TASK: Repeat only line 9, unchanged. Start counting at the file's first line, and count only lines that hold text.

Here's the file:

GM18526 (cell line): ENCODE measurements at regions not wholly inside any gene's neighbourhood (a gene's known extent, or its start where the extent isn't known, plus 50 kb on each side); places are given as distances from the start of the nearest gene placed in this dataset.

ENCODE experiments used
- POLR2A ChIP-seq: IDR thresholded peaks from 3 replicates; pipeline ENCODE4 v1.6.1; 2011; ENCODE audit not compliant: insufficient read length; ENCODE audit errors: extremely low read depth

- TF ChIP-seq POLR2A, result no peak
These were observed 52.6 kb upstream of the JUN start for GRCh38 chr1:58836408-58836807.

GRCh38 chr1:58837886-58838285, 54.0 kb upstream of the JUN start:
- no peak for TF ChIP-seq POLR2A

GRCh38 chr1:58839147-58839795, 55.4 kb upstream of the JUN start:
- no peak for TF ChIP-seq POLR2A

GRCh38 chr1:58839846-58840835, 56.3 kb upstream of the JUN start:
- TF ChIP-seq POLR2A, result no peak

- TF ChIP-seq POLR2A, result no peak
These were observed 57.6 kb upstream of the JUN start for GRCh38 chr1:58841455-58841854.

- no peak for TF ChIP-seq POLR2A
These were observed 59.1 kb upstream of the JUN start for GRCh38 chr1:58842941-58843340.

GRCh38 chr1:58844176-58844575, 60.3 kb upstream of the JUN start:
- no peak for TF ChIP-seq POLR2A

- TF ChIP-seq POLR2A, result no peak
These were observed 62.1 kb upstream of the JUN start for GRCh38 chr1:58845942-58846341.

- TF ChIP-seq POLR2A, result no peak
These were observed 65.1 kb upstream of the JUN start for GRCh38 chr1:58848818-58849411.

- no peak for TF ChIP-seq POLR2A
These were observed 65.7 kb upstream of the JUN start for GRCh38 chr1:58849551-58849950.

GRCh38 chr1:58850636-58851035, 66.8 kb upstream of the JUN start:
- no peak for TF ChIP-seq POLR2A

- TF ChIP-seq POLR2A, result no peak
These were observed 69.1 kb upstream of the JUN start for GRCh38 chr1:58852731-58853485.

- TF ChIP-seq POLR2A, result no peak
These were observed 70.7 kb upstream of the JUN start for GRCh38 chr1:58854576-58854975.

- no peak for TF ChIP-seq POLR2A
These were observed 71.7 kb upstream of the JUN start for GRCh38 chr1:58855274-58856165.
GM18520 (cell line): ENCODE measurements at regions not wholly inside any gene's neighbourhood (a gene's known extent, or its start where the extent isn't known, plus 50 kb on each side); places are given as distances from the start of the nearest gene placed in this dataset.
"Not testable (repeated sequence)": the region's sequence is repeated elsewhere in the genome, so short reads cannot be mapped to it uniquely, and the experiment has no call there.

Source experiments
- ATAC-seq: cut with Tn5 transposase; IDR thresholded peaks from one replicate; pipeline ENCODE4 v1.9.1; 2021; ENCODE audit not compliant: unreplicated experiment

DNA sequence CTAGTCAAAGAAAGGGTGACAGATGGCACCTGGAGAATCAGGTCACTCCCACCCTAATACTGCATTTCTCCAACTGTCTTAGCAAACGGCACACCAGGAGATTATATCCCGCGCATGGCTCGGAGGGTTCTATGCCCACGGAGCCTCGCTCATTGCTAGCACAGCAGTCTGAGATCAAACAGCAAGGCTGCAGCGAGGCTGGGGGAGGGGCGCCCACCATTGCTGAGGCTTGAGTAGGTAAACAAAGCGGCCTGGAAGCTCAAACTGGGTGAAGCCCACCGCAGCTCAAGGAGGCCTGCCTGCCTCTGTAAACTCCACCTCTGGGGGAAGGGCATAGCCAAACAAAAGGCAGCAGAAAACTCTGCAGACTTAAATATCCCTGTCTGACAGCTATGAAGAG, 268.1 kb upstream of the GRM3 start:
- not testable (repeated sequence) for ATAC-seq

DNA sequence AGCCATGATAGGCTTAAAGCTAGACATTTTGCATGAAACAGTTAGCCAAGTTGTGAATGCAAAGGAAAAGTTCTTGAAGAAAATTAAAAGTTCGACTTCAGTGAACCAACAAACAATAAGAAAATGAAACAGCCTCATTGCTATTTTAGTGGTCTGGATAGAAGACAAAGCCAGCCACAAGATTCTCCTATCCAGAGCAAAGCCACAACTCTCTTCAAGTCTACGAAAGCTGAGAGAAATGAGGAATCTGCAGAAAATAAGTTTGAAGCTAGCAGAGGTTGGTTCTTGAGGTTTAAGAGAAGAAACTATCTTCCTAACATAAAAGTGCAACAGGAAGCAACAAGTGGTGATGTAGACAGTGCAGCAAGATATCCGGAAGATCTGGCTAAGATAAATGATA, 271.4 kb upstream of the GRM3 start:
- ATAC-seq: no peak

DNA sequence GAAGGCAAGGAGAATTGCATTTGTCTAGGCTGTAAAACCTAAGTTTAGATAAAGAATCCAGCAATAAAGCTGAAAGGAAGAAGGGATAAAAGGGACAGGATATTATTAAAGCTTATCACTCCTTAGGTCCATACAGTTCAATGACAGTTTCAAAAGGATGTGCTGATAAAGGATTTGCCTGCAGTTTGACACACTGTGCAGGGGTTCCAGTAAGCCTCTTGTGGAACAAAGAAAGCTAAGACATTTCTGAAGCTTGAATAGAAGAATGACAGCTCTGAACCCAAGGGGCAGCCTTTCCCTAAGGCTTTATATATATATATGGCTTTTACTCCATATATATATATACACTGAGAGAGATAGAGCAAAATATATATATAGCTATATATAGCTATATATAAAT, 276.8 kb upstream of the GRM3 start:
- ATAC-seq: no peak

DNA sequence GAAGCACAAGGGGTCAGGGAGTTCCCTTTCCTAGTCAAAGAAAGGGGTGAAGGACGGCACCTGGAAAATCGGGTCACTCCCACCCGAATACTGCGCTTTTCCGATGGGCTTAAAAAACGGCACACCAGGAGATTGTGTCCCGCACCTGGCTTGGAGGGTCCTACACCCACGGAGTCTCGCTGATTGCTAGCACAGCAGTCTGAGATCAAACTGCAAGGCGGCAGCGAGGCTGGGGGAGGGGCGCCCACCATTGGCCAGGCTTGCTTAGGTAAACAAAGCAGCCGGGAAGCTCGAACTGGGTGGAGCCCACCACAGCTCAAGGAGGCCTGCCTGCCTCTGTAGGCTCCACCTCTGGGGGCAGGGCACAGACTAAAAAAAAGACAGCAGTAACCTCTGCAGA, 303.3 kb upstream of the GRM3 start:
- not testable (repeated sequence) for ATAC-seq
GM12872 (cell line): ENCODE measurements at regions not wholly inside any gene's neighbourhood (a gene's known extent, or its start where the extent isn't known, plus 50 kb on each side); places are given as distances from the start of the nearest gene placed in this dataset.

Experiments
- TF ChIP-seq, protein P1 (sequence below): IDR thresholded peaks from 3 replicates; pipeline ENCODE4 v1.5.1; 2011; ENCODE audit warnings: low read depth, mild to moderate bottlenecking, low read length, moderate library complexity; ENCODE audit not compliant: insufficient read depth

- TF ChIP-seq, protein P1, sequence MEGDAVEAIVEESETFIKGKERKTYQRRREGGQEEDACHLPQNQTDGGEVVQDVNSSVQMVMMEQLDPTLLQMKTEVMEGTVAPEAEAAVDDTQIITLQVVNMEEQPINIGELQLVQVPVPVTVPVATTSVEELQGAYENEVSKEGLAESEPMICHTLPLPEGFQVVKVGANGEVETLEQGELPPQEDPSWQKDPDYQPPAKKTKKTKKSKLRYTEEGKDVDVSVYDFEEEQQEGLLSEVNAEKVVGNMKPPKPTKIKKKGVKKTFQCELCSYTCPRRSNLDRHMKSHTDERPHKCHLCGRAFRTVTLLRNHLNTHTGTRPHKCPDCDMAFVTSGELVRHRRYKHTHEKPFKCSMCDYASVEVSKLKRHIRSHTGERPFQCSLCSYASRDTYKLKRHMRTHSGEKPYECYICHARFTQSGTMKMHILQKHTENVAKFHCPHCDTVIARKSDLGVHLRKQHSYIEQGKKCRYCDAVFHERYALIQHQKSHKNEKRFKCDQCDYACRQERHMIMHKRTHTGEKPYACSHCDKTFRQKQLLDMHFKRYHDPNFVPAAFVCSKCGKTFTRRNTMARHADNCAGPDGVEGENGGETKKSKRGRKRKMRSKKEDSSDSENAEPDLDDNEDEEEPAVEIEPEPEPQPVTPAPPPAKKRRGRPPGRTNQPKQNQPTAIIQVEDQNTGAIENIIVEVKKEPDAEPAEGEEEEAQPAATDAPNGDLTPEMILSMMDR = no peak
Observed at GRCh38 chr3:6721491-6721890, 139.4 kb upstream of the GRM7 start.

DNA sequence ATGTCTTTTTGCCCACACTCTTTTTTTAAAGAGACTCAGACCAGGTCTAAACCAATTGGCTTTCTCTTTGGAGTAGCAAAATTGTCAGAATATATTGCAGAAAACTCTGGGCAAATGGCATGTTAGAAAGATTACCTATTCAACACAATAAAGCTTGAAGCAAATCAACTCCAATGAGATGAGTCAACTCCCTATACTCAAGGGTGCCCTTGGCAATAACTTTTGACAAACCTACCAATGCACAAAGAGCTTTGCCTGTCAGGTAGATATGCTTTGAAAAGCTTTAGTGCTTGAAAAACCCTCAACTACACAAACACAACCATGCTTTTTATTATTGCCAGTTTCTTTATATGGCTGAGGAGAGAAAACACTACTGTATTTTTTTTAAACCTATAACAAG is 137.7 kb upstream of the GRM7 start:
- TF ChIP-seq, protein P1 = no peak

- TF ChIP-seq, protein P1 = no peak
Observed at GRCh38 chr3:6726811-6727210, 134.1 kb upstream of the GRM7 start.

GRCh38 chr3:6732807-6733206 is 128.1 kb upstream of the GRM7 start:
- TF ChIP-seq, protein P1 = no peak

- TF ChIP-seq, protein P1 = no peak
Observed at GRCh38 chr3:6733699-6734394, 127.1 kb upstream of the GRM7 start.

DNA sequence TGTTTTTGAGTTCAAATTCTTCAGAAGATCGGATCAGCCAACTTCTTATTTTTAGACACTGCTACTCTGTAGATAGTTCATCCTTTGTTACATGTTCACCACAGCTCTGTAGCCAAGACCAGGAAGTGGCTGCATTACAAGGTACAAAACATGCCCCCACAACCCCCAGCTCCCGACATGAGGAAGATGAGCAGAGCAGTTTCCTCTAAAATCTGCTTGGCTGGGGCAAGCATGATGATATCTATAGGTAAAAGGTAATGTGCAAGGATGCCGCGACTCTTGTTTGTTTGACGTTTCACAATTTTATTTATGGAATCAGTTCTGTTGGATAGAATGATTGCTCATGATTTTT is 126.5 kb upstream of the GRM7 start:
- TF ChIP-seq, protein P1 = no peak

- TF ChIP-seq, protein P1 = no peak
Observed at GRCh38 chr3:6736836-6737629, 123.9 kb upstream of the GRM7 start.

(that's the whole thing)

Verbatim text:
- no peak for TF ChIP-seq POLR2A